P. Delgado (UMILES University): “It is rewarding to find missing persons and save lives on the spot”.
Pablo Delgado is an instructor of the Drone Pilot and Security and Emergency (SEM) Professional Course at UMILES University, a pioneer school in UAVs education that has the largest portfolio of courses in Europe. Working in emergency devices has always been his vocation. That is why Pablo decided to train as a drone pilot and then as an instructor to turn his passion into his profession. Now, he trains the future generation of pilots and in this interview he gives some keys for those who, like him, want to work in a booming sector.
How did you become interested in becoming a drone pilot and especially in rescue operations?
I started with the subject of emergencies because I always wanted to be a firefighter and dedicate myself to emergencies. That’s where the desire to work in this sector came from. When I could not achieve my passion, which was to be a firefighter, I focused my efforts on working in the field of emergencies. In my spare time, I did extreme sports in the mountains, I took mountain rescue certificates… I was always aiming for what I wanted to achieve.
On the other hand, being a drone pilot started as a hobby. Over time, I saw the opportunities it offered, especially in the field of emergencies, and that’s when I began to professionalize and invest time and money to prepare myself with the best professionals and trainers I knew.
Today, I am in the company that for me is the best in Spain, training new pilots in all aspects. On the one hand, instruction and on the other hand, emergencies.
Whoever wants to dedicate themselves to this, what should they study?
Before, there were not many specialized companies, and above all, there was no complete specialization. Nowadays, there are companies that offer everything, but there are not many and almost none of them offer complete training. However, UMILES offers training for all professionalization. In my case, it is emergencies and trainings and there are many hours of internships. I would go for a company that gives me this complete training so that I don’t have to look for other complementary courses. I would go to the best professionals, as there are here, with Firefighters, Civil Protection, 061 personnel… They teach you, in addition to flying the aircraft, to work within an operation. UMILES training is very complete, I would say the most complete.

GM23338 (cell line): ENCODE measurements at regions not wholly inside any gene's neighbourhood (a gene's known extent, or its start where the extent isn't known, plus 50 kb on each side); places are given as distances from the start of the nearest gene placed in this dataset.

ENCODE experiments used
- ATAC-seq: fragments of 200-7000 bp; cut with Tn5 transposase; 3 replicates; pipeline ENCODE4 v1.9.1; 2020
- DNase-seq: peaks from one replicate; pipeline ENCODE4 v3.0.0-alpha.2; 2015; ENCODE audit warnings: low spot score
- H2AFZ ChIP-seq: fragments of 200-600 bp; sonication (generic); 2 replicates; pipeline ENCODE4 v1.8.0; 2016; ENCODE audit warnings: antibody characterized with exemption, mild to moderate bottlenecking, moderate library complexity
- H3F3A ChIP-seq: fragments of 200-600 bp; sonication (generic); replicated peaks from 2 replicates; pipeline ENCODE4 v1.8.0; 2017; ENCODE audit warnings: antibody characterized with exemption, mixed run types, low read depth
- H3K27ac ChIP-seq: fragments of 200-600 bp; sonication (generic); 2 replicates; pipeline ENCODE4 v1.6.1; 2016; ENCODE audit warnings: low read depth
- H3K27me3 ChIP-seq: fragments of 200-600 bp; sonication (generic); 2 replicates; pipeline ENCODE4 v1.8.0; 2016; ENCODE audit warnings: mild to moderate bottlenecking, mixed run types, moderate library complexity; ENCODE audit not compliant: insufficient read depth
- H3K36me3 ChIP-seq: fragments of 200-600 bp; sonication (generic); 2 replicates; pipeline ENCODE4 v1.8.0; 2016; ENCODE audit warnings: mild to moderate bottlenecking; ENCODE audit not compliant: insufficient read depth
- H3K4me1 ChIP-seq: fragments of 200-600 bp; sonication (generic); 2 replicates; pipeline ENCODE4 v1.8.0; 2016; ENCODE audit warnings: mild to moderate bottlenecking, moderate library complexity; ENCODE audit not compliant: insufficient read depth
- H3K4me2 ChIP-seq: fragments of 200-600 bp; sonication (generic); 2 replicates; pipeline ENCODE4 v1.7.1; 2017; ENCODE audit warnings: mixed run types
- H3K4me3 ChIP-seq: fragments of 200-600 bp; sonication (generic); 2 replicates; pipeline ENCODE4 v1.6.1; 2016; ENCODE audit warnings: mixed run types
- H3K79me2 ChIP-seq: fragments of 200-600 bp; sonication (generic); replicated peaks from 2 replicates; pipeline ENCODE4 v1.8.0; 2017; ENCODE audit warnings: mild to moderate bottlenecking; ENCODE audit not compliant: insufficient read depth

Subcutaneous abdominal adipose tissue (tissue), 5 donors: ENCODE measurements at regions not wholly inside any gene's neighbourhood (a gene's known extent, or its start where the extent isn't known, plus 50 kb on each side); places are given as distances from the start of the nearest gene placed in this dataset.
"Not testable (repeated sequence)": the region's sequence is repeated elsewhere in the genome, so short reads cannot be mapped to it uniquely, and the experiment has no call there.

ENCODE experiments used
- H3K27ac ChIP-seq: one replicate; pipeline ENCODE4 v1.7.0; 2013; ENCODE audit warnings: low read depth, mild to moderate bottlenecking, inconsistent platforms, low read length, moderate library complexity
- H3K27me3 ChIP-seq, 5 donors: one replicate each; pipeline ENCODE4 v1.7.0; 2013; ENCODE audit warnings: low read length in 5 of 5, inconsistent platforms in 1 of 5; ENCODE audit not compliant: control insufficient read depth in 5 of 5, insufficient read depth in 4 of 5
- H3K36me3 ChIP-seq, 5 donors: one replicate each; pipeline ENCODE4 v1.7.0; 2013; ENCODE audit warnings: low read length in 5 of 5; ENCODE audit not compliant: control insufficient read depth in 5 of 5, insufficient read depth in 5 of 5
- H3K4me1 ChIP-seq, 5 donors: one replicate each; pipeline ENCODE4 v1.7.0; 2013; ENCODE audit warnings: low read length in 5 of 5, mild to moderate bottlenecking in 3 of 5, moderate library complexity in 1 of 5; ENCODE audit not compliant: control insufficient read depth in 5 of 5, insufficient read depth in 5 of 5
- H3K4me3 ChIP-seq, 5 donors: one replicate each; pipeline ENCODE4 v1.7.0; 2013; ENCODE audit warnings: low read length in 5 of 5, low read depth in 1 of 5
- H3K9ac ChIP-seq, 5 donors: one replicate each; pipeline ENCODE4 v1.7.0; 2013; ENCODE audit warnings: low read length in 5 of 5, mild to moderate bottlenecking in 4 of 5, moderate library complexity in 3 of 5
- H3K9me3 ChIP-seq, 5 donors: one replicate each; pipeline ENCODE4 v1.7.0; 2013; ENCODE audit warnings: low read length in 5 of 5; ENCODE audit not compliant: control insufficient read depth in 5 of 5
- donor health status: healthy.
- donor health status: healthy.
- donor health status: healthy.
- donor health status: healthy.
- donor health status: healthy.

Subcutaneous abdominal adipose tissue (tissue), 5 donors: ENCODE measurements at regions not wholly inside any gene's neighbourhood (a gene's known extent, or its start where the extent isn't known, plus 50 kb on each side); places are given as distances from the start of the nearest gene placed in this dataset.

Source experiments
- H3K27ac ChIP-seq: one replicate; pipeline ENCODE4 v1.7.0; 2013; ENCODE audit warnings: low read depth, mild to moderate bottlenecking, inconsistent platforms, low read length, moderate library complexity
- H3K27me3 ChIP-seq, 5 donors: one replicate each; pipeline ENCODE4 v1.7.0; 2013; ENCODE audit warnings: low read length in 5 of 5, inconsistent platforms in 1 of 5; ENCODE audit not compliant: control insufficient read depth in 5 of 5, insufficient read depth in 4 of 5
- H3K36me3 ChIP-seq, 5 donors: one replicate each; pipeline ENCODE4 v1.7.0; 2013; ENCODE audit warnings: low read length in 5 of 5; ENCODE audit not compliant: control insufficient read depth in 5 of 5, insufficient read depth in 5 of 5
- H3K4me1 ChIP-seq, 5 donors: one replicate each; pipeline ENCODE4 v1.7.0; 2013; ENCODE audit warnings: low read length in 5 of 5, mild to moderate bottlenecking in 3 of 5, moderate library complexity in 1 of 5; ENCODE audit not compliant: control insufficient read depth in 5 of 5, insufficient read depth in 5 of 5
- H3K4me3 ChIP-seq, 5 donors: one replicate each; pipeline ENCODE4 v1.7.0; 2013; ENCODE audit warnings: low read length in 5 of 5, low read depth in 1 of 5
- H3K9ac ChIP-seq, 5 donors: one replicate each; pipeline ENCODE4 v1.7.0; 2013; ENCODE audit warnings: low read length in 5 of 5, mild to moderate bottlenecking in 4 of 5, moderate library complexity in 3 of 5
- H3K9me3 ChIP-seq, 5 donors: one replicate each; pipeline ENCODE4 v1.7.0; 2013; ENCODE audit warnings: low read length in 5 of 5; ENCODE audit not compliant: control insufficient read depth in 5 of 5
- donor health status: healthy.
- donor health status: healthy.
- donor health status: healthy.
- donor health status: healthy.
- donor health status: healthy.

What advice would you give to a pilot working for the first time in a security and emergency operation?
Keeping a cool head is fundamental. It’s not easy, because there may be families around, people telling you things… But you have to keep the serenity that a rescue requires and dedicate yourself to what you have in front of you so you don’t make any mistakes. At that moment, it depends on your work whether that person lives or dies, so you have to be very focused.
It is very important that the members of the rescue team are perfectly coordinated, isn’t it?
That’s right, coordination is paramount. Not only for you, but also because you can be alerted by a third person, a lifeguard or any other member of the team. Everyone, with their own tools, intervenes in these rescues. In the end, I do my job and I do it well and you do your job and you do it well, and that is teamwork. It’s a gear that, if there’s too much of a rush to get there and one of the team members fails, we fail.